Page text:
Selling’s the same: the mantras are all well rehearsed, but the sincerity isn’t there. I remember once being conned by some cartoon blousy blonde, who had no doubt been drafted in by the bank to sweet-talk their silly susceptible male customers into signing up for some credit card that they didn’t really want. Opération carte de crédit…
When I discovered that the card was only free for a limited period, after which you started paying a not insubstantial quarterly charge, I marched into my local branch of the Crédit Agricole and hung around till I could see the manager. He took me into some plush new office presumably funded by previous opérations carte de crédit), sat me down and asked me what the problem was. I explained that I was returning the card, because I wasn’t used to having to pay for one and I wasn’t at all happy that I had been ‘induced’ into taking it out in the first place.’
Whereupon, young thrusting fresh-faced manager disappeared – to return a minute or so later with a be-suited henchman. Together the pair of them assailed me with a tirade about the potential costs of lost cards and the need for insurance to cover the appalling consequences and had I thought, Monsieur Sampson, about the destitution that could lie just over the horizon and… When breath was drawn, with my limited French I voiced my distinct feeling that I wasn’t a valued customer of the bank, more some hapless maquisard who had been apprehended and now interrogated by the Gestapo. For good measure, I told them that I had a good mind to close my account.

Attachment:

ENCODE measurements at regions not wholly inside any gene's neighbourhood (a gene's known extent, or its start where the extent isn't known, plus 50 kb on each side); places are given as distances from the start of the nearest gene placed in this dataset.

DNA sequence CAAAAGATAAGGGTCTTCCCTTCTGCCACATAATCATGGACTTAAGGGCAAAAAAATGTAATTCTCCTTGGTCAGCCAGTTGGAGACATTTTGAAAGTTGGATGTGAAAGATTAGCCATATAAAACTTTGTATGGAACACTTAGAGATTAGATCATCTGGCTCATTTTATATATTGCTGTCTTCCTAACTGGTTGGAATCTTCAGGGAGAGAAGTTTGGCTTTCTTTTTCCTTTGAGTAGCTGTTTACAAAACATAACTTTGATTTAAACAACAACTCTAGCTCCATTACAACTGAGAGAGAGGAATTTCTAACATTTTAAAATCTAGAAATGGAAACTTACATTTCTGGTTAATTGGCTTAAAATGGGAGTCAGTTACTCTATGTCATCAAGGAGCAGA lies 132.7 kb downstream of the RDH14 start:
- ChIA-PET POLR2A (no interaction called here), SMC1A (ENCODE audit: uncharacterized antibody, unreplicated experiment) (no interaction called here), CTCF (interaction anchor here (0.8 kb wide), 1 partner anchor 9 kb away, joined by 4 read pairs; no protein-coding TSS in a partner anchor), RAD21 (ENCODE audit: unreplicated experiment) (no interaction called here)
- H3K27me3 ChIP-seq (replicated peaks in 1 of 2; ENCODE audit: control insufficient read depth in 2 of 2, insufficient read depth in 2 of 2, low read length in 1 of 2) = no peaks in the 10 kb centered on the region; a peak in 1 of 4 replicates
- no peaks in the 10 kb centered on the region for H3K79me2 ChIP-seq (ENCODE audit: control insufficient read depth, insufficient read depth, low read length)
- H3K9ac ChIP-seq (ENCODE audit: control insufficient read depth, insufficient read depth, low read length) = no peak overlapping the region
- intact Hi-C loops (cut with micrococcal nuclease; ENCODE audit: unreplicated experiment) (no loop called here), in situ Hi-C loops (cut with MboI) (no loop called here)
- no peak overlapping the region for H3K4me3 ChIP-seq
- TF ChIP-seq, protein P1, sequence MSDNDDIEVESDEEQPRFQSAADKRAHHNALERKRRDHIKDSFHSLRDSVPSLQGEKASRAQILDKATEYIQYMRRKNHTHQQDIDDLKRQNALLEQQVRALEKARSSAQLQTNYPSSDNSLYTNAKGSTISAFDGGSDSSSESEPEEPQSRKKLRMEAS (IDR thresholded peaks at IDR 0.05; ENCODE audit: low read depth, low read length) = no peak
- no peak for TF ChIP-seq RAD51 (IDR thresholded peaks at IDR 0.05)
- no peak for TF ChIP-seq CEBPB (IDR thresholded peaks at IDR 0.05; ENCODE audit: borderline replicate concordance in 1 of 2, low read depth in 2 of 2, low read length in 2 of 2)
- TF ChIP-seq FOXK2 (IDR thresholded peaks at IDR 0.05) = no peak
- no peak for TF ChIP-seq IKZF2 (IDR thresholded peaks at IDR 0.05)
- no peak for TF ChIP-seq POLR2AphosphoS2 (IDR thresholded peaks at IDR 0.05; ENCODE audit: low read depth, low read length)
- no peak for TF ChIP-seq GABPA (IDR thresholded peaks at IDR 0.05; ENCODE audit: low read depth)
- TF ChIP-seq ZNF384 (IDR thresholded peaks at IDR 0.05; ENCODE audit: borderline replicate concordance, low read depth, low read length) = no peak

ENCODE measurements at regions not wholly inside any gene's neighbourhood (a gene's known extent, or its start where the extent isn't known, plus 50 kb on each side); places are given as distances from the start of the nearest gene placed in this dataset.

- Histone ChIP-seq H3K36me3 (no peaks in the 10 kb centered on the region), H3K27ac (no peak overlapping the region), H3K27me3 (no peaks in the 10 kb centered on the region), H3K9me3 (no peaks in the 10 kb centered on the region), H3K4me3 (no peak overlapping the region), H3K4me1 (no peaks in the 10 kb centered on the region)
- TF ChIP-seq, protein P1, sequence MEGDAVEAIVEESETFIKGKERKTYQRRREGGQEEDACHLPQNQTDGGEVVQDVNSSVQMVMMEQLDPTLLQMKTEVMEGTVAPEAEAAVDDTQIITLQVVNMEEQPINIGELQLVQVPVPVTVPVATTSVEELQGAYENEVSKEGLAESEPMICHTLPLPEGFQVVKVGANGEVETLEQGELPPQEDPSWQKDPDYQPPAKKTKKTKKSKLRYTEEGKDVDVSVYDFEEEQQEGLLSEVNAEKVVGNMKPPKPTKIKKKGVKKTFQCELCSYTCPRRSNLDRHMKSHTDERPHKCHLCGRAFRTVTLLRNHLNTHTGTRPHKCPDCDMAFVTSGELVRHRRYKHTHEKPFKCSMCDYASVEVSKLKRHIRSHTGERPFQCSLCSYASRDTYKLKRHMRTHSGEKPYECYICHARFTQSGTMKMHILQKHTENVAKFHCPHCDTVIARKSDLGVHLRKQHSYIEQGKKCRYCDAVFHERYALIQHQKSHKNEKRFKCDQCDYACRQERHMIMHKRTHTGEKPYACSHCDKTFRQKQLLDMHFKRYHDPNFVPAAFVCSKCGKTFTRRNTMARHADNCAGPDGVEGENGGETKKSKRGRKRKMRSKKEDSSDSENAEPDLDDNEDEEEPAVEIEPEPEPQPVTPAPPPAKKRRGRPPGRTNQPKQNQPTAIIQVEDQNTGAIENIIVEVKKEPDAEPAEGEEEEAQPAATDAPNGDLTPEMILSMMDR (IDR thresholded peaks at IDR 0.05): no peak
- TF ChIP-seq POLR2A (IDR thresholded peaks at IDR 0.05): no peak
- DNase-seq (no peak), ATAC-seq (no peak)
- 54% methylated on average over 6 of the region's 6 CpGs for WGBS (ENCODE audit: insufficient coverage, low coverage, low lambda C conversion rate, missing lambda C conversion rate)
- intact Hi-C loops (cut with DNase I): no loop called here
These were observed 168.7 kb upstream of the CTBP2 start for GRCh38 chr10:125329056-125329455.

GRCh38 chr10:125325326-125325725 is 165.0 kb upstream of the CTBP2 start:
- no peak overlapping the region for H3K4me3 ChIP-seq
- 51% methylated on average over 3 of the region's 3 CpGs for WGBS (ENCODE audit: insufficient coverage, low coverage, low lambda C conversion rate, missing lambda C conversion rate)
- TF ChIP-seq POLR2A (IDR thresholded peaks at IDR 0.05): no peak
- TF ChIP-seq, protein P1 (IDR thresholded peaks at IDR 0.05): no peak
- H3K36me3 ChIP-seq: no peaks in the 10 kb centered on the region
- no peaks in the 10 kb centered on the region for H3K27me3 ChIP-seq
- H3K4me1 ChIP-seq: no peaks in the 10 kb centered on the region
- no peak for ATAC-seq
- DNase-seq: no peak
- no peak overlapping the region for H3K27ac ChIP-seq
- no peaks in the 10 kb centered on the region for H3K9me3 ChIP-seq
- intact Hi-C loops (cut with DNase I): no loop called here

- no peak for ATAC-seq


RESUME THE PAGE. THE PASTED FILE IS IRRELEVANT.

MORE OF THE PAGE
Arms were thrown up in horror. Oh Monsieur Sampson, what a thing to suggest, ha ha, you English and your renowned sense of humour, nervous titter, of course this isn’t an interrogation; of course we value your custom. And just to prove it, the be-suited henchman tip-toed off and left the manager to calm the troubled waters. We shook hands at the end. The bank took back the card, rescinded the charge and I kept my account open.
Some years later, I bowed to the inevitable and took out a low-cost card when I opened my account with La Poste. It’s just one facet of French life that you come to accept. Like lousy customer service and a shirty reaction when you deflect another hard sell. Oh, excuse me a sec, the phone’s ringing…